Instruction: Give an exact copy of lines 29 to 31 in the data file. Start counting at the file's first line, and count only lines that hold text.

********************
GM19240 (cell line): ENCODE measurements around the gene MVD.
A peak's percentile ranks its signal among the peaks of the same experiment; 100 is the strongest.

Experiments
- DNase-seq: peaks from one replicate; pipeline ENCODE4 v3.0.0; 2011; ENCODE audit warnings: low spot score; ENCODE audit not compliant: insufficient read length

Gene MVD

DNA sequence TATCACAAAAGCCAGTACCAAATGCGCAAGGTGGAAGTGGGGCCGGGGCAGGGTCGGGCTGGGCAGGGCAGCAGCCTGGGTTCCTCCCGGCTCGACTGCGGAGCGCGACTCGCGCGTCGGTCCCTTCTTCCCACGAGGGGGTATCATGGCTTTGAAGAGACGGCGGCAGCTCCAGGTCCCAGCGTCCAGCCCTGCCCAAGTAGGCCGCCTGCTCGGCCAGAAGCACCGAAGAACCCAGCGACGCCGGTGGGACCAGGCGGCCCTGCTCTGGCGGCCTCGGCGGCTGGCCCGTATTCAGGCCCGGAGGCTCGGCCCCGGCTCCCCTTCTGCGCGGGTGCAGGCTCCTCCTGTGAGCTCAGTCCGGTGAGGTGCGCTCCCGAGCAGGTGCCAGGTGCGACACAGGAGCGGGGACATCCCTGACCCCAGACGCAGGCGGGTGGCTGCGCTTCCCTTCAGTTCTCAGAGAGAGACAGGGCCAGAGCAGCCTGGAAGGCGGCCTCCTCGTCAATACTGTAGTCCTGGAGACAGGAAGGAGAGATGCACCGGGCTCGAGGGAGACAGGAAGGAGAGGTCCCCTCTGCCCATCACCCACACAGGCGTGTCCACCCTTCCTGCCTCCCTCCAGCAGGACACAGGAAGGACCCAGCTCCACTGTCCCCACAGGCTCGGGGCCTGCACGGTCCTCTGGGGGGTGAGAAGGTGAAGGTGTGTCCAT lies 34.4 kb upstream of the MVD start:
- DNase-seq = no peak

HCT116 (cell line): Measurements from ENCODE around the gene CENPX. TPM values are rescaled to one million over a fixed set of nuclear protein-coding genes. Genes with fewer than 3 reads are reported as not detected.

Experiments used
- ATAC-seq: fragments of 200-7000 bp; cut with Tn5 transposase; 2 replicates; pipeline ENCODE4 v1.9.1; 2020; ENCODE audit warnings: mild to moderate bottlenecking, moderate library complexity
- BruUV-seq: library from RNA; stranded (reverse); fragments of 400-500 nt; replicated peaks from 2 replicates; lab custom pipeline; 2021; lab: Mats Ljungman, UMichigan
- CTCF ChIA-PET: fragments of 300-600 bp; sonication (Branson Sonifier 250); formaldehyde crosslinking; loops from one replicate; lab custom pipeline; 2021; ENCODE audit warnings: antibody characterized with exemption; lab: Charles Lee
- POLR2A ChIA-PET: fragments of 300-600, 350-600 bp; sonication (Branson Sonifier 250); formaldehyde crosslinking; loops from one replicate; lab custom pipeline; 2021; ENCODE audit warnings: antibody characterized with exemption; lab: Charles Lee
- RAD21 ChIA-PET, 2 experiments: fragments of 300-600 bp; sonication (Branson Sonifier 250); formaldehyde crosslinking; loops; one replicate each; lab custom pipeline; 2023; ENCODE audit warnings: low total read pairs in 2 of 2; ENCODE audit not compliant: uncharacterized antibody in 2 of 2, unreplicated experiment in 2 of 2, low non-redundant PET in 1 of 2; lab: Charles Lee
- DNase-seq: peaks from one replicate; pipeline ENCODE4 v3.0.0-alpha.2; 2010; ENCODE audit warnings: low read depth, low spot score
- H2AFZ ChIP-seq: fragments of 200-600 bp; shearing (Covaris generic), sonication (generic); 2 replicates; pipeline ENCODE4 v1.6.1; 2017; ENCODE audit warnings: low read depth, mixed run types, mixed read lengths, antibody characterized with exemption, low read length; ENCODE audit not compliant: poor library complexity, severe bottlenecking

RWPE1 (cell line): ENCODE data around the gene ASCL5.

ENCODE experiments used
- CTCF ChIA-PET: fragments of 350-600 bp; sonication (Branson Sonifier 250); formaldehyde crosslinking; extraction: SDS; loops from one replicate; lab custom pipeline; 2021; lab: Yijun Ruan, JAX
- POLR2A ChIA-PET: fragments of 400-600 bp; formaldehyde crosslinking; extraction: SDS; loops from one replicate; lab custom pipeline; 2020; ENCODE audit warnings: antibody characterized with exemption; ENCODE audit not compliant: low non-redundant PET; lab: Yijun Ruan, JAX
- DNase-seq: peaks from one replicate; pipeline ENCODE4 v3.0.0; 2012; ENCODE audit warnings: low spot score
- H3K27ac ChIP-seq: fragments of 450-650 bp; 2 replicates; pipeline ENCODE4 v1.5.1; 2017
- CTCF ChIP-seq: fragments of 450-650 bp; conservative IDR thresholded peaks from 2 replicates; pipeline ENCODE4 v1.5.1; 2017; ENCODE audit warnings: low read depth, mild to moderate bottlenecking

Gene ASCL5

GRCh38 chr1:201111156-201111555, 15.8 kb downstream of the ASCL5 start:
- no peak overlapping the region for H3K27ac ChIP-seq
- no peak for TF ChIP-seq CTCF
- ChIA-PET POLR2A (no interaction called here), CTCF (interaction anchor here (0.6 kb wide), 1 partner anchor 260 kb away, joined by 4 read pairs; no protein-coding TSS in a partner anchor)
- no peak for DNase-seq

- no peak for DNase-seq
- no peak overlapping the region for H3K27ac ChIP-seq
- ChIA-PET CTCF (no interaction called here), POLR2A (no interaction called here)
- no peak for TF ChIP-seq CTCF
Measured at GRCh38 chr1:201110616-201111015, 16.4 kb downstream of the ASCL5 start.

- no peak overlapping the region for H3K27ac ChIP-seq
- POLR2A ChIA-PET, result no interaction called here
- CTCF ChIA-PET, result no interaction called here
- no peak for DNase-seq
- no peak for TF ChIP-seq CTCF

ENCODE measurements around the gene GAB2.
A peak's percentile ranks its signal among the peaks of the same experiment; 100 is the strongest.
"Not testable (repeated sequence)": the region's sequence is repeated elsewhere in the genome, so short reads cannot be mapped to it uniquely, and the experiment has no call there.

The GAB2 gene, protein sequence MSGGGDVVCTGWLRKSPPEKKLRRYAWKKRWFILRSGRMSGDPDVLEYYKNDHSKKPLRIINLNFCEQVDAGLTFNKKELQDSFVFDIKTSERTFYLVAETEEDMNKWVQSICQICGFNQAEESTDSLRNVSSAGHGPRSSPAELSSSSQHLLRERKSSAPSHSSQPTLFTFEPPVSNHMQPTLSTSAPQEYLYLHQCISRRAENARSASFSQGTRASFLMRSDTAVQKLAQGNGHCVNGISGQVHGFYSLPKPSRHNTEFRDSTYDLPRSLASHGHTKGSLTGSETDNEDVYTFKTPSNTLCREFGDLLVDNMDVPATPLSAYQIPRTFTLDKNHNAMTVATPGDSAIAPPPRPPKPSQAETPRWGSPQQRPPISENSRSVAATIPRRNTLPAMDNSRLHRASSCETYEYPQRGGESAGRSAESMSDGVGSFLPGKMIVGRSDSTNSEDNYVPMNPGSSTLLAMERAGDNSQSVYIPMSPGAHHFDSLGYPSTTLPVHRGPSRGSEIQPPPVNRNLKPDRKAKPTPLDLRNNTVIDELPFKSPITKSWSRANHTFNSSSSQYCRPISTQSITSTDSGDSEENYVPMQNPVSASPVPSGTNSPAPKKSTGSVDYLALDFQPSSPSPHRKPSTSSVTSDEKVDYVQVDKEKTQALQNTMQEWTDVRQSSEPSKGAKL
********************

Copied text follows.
- no peak for DNase-seq

- no peak for DNase-seq
- no peak overlapping the region for H3K27ac ChIP-seq